Multi-spectral functional imaging study

Subjects with early stages of AMD are often associated with poor night vision due to rod photoreceptor dysfunction. Currently, assessing rod photoreceptor function using a subjective psychophysical test is arduous, variable and lack of spatial resolution.

This project aims to develop a multi-spectral functional imaging technique for assessing rod photoreceptor function objectively with a high spatial resolution. The technique will allow better studying the disease pathophysiology and monitoring progression clinically.

This research is conducted in collaboration with A/Prof Peter van Wijngaarden and Dr Xavier Hadoux.

ASPREE: ASPirin in Reducing Events in the Elderly (ASPREE) trial: AMD substudy

A primary prevention, randomized clinical trial (in conjunction with Monash University, Professor John McNeil) investigating the effect of low dose aspirin on the incidence and progression of AMD.

AI collaborations

Using Artificial intelligence (AI) to analyse OCT images in AMD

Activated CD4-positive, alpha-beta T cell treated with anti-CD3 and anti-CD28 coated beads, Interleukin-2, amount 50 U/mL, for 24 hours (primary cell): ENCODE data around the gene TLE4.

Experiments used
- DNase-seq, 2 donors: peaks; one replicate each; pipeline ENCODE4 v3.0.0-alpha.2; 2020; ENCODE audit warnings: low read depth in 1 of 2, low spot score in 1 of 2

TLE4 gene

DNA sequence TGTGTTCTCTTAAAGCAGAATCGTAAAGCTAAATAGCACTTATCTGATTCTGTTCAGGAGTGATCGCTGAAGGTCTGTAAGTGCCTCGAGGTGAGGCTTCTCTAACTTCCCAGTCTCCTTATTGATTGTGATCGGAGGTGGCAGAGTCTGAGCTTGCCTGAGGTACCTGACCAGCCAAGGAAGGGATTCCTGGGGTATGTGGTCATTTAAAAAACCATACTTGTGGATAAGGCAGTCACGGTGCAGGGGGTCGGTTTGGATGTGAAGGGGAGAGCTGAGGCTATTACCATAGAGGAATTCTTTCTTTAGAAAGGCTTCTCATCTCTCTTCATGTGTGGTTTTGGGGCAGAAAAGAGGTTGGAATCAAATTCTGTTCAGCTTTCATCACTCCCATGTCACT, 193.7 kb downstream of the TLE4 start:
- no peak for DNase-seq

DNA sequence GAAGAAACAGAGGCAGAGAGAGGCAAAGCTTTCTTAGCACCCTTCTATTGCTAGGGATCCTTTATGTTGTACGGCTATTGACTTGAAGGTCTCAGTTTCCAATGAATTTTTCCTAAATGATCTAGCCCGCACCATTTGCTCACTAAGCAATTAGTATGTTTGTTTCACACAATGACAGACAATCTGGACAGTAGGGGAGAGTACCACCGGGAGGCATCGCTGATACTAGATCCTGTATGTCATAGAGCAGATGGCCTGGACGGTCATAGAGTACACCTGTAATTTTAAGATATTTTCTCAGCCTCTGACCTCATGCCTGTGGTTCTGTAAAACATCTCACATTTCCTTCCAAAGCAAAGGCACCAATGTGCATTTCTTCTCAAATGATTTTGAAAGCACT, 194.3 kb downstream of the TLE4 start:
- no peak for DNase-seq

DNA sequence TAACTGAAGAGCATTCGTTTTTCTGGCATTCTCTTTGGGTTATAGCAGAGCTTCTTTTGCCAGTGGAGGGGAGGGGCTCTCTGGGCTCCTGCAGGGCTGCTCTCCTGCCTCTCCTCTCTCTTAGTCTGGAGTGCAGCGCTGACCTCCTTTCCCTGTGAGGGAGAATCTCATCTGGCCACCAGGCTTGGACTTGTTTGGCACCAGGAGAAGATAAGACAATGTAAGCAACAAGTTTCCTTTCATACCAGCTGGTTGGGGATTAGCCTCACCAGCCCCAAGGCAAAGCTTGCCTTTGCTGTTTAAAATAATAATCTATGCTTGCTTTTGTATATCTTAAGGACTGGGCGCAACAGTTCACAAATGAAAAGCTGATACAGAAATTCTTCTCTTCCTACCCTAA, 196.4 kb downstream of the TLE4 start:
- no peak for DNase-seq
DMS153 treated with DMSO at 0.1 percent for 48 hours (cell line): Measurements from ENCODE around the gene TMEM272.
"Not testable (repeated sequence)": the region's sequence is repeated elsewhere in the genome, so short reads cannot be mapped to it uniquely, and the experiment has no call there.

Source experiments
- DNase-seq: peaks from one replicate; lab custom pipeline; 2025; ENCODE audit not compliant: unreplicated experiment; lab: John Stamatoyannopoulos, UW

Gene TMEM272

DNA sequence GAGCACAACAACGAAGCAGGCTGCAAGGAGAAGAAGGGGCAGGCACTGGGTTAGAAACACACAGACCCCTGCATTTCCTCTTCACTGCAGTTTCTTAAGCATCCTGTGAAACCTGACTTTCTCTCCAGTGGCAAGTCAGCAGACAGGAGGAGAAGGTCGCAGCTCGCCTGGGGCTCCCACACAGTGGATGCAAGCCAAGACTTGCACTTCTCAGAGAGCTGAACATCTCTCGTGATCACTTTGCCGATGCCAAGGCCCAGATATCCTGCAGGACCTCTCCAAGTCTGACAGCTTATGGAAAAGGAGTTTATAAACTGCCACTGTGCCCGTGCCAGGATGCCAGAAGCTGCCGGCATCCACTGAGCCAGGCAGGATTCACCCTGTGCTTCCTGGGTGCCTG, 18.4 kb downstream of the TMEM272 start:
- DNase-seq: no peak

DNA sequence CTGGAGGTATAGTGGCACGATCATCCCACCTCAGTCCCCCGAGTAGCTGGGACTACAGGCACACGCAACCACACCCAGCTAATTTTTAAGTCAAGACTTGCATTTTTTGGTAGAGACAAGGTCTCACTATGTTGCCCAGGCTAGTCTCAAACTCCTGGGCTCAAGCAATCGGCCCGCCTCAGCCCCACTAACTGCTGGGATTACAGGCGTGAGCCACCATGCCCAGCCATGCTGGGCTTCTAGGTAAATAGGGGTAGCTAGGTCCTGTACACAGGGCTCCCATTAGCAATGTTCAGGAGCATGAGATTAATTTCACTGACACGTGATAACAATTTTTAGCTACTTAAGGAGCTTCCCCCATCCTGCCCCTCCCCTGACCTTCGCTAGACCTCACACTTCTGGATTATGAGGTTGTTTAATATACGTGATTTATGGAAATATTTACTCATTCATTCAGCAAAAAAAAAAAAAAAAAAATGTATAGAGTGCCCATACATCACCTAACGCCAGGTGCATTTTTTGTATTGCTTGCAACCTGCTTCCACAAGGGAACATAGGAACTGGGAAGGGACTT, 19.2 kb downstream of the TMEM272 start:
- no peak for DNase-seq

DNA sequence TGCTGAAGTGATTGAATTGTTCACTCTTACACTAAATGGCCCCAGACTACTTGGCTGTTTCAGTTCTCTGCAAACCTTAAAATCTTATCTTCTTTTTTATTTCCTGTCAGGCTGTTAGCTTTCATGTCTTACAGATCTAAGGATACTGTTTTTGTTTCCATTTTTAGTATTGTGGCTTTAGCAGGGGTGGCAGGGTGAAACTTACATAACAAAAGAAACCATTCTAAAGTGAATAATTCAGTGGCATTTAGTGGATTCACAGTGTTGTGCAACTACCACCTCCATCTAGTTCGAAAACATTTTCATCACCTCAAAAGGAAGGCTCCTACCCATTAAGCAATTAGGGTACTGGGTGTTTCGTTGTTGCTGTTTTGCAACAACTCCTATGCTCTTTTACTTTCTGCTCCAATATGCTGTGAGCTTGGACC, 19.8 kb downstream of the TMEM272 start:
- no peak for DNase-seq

With several different international academic groups and industry we work with leaders in AI research in AMD we are collaborating on finding ways to predict progression of AMD, to identify high risk characteristics and to develop automatic algorithm to allow high speed detection of these markers.

In addition we are working to understand the best protocols to use when considering treating neovascular AMD to achieve the best long term visual results with the minimum number of treatments.

International intervention trials

First in disease studies

MacTel Phase 3 Renexus (NT-501) Trial

This study investigates  the safety and efficacy of ciliary neurotrophic factor (CNTF) in participants with macular telangectasia type 2 (MacTel) in a Phase 3 clinical trial. NCT03316300

LASER LIGHT-01

Evaluation of the R:GEN Laser System as an Intervention in Subjects with Early Stages of Age-related Macular Degeneration (AMD) for Safety and Exploratory Efficacy Outcomes (Lutronics)

OcuDyne

The Primary study objective is to evaluate the safety and feasibility of the OcuDyne Ophthalmic Micro Balloon Angioplasty System in subjects with nonexudative age-related macular degeneration. ACTRN12619001315101 (OcuDyne)

International natural history trials

NEI-ARIS study

The ARIS aims to further characterise Reticular Pseudodrusen (RPD) and to further understand the progression of early AMD to late stage disease. NCT03092492